A short video compilation from our time at the Royal Society.
A huge thank you to:
- Josie for including ETCH and ResistanceSim in the fantastic Mosquito Diaries Exhibit.
- Elli and the LSTM Comms department for all of their support developing and promoting the exhibit.
- The Mosquito Diaries volunteers, whose passion and knowledge made this event a success.
Members of the vector department and volunteers from LSTM have been searching for bugs of a very different kind this month. As part of the development process it is vital we test the game on as many devices as possible. This will highlight any usability issues and technical bugs before we take the game into the test market phase.
Since the beta testing session, the development team has been working hard, fixing and testing bugs, while implementing some changes to address usability issues highlighted by our volunteers.
The beta testing phase was the first time we’ve been able to observe people play and interact with the game. Feedback has been used to adjust the game difficulty and user interface. In general, everyone was surprised to see the level of detail and quality of the graphics used, the intro animation was definitely a hit. Some found locating information and actions in the game a little tricky, so we’ve added a game map which details what actions, data, and characters are available at each map level.
We can not stress enough how much we appreciated the detailed feedback we received from our volunteers, which has been pivotal for improving the game design.
The beta testing phase focused on evaluating the usability of the game’s interface and reliability of the software. The test market phase we’re moving into now will evaluate the game as a learning tool, by assessing people’s perception of the game and if there has been any change in their knowledge or attitudes as a result of playing the game.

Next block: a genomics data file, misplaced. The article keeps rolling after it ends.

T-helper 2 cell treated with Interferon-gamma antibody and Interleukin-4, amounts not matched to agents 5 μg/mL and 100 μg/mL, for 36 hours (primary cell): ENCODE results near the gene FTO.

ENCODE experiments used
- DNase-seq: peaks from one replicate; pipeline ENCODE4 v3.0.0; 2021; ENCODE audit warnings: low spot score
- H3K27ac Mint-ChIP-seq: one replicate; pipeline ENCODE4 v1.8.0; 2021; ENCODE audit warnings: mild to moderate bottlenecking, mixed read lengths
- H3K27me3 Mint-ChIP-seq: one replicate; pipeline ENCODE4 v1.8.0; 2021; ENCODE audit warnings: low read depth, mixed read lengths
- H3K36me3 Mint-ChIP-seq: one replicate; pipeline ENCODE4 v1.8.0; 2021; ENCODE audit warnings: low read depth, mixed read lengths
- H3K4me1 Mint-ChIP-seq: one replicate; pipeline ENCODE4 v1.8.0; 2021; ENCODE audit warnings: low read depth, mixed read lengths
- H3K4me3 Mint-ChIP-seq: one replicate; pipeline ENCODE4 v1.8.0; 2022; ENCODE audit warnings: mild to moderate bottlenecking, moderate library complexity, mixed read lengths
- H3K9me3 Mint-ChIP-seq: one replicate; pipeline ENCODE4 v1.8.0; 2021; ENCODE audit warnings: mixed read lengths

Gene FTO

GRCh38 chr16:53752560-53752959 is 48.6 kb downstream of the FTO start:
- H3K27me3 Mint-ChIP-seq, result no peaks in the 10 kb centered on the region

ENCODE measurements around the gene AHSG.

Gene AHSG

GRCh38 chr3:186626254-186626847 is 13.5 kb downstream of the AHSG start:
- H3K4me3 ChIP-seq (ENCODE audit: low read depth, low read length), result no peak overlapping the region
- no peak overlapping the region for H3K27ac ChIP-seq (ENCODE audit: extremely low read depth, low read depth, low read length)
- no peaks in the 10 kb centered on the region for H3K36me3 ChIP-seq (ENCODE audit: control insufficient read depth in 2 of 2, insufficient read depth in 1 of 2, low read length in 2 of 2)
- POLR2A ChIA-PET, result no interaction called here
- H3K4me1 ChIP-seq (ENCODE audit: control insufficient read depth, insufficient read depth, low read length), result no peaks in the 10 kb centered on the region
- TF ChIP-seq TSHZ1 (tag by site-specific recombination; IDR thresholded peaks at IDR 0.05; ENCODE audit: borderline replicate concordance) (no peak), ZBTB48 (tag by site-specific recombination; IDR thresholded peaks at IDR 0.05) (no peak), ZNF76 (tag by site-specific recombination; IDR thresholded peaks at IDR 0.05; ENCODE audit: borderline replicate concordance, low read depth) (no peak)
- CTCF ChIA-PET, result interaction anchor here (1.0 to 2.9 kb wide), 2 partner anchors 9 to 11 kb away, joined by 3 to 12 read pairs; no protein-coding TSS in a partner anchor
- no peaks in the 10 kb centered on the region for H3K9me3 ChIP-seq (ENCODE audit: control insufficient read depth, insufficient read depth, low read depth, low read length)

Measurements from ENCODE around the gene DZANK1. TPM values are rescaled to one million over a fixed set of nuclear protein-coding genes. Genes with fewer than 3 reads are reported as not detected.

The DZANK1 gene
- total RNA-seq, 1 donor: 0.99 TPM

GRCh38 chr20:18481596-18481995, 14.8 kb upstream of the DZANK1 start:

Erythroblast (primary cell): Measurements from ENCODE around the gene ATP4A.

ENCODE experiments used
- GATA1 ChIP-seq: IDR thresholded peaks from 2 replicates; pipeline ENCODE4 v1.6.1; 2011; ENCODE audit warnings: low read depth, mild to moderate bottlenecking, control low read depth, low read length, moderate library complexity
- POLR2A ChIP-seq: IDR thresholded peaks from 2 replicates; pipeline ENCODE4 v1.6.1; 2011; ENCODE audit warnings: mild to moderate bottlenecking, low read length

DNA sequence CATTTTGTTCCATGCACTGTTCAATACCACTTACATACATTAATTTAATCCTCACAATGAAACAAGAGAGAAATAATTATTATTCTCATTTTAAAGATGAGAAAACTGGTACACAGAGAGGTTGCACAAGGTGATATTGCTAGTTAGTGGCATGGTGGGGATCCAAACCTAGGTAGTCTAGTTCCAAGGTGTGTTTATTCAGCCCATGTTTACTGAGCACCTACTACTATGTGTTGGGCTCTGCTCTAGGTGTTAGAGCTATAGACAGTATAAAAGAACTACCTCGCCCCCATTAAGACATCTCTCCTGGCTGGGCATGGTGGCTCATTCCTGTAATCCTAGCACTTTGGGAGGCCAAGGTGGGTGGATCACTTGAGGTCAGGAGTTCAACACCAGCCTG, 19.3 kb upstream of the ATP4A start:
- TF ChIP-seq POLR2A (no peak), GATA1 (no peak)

If you’re in London between the 4th and 10th of July 2016 come see us at the Royal Society’s Summer Science Exhibition.
The Mosquito Diaries is an interactive exhibit put together and run by ETCH and members of the Vector Department at The Liverpool School of Tropical. From buzz wire games to little buzzers in cages, the public got a rare insight into the cutting-edge research conducted at LSTM. The exhibit had its first outing at the Everyman Playhouse as part of Liverpool’s Light Night 2016.
The exhibit aimed to inform the public about the challenges of insecticide resistance; demonstrating the benefit of combining advances in technology and traditional science to protect the interventions that have saved countless lives. The ResistanceSim bioassay mini games made an ideal addition and gave both kids and adults alike the opportunity to take on the role of a lab technician without the risk of getting bitten. A purpose built tablet edition of the mini games and custom questions were developed just for the occasion.
After the success of Light Night the whole team is really looking forward to the Royal Society Summer Science Exhibit. To keep up with the Mosquito Diaries follow us on twitter @MosDiaries